Sinclair Cuts Outlook as Political Goes to National TV

Sinclair Broadcast Group sees lower-than-anticipated political ads, shift by candidates to more national TV buys.
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Sinclair Broadcast Group alerted investors Tuesday before the stock market opened that it reduced its revenue forecast for the third quarter, which it blamed on lower-than-anticipated political ads and weakness in other categories.

Sinclair blamed the soft station revenue in presidential-race ad spending on a shift by candidates to more national TV buys. As reported, basic-cable networks, particularly news and information networks, are booking large gains in political ads in comparison to 2004.

The soft advertising is spreading to the automotive to fast-food categories, as well, the Baltimore-based broadcaster said.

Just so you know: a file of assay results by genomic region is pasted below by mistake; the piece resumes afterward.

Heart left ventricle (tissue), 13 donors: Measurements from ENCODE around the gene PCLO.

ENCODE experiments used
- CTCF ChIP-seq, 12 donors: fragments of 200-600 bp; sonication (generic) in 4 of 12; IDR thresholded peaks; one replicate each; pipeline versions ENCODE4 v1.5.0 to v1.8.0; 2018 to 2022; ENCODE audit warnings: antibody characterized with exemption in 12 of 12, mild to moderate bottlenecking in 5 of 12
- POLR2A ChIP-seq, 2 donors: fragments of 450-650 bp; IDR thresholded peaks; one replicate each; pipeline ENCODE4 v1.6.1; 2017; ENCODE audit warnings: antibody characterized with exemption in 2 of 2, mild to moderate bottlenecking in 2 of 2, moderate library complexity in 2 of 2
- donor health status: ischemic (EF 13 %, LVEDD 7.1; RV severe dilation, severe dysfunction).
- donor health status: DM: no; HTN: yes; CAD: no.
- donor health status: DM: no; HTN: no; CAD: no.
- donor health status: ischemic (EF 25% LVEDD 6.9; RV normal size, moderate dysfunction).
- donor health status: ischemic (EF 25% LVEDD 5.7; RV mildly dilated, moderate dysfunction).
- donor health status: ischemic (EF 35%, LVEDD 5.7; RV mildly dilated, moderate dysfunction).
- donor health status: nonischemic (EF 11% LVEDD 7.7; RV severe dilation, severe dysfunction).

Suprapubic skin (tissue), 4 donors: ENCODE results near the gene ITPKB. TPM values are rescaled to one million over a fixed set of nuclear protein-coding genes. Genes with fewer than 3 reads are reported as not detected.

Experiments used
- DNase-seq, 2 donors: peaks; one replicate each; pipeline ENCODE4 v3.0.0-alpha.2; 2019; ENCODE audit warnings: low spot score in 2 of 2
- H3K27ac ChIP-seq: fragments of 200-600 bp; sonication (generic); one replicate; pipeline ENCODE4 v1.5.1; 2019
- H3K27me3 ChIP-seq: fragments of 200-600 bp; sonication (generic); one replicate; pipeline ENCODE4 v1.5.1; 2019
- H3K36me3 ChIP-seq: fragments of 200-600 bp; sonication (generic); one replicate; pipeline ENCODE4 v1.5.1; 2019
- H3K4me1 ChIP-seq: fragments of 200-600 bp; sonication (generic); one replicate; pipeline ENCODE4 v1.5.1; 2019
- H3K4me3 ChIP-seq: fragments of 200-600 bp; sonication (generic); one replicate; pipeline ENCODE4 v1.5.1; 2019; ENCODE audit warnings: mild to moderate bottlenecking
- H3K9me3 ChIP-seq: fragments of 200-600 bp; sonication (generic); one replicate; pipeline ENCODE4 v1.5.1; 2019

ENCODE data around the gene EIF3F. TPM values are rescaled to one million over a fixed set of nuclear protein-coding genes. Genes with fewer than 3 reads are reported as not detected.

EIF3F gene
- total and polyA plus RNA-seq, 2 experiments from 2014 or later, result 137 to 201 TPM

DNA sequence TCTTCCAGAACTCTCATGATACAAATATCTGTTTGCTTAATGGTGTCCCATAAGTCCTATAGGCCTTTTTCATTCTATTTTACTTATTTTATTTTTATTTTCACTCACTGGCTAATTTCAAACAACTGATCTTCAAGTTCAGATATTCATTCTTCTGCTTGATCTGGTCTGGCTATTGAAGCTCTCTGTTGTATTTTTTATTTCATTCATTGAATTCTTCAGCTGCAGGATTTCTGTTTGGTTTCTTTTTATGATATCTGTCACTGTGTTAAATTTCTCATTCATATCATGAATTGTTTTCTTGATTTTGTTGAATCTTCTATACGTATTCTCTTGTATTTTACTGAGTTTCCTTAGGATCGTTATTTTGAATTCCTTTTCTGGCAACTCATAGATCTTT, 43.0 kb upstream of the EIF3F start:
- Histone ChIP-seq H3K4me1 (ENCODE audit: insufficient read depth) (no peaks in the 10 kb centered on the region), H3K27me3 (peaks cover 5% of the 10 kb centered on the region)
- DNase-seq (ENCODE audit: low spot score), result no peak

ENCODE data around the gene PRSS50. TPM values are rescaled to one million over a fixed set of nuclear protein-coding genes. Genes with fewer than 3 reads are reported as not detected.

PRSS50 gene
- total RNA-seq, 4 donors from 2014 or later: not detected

Sinclair expects its TV-station revenue to be flat with last year’s $149.4 million, versus earlier forecasts of $152.5 million-$15.4 million, which, at the high end, would have been a 3.4% rise.

The company’s announcement said, “As compared to the company's prior guidance, of the approximate $3 million-$5 million estimated shortfall, $1.7 million is attributable to lower-than-previously-expected political spending as a result of the candidates shifting their advertising buys from the local spot market to the networks. The remaining shortfall is primarily attributable to advertising cancellations by the automobile sector, both at the manufacturing and dealer levels, as well as the fast-food sector.”

Sinclair said other factors are a cutback from telecommunications products and, “in general, local advertisers were able to purchase commercial spots at the last moment during the [2008 Beijing Olympic Games] that we were expecting to air on non-NBC stations.”

The Television Bureau of Advertising (TVB) issued a downbeat forecast for TV stations' ad revenue earlier this month.

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